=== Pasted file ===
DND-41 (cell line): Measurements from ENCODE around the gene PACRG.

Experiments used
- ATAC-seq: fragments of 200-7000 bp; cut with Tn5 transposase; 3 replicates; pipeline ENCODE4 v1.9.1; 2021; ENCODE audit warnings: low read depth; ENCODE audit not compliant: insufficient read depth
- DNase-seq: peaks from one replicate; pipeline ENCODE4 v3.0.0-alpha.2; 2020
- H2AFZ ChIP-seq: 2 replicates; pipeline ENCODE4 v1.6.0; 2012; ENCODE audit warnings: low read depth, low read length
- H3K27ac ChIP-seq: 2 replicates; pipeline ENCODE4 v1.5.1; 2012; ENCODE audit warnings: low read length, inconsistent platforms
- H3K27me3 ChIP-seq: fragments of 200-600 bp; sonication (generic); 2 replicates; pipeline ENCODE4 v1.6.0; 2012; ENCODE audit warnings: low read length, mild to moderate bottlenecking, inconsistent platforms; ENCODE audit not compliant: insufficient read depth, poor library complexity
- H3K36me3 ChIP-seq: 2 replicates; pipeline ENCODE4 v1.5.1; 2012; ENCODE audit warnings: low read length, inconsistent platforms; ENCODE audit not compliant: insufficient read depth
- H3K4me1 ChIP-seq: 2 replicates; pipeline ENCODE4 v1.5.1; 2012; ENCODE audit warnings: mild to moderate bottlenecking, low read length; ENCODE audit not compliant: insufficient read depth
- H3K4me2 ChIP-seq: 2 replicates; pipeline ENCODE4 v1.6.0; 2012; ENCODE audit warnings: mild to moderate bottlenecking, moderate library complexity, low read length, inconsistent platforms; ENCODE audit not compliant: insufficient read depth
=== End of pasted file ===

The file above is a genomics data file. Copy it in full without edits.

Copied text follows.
DND-41 (cell line): Measurements from ENCODE around the gene PACRG.

Experiments used
- ATAC-seq: fragments of 200-7000 bp; cut with Tn5 transposase; 3 replicates; pipeline ENCODE4 v1.9.1; 2021; ENCODE audit warnings: low read depth; ENCODE audit not compliant: insufficient read depth
- DNase-seq: peaks from one replicate; pipeline ENCODE4 v3.0.0-alpha.2; 2020
- H2AFZ ChIP-seq: 2 replicates; pipeline ENCODE4 v1.6.0; 2012; ENCODE audit warnings: low read depth, low read length
- H3K27ac ChIP-seq: 2 replicates; pipeline ENCODE4 v1.5.1; 2012; ENCODE audit warnings: low read length, inconsistent platforms
- H3K27me3 ChIP-seq: fragments of 200-600 bp; sonication (generic); 2 replicates; pipeline ENCODE4 v1.6.0; 2012; ENCODE audit warnings: low read length, mild to moderate bottlenecking, inconsistent platforms; ENCODE audit not compliant: insufficient read depth, poor library complexity
- H3K36me3 ChIP-seq: 2 replicates; pipeline ENCODE4 v1.5.1; 2012; ENCODE audit warnings: low read length, inconsistent platforms; ENCODE audit not compliant: insufficient read depth
- H3K4me1 ChIP-seq: 2 replicates; pipeline ENCODE4 v1.5.1; 2012; ENCODE audit warnings: mild to moderate bottlenecking, low read length; ENCODE audit not compliant: insufficient read depth
- H3K4me2 ChIP-seq: 2 replicates; pipeline ENCODE4 v1.6.0; 2012; ENCODE audit warnings: mild to moderate bottlenecking, moderate library complexity, low read length, inconsistent platforms; ENCODE audit not compliant: insufficient read depth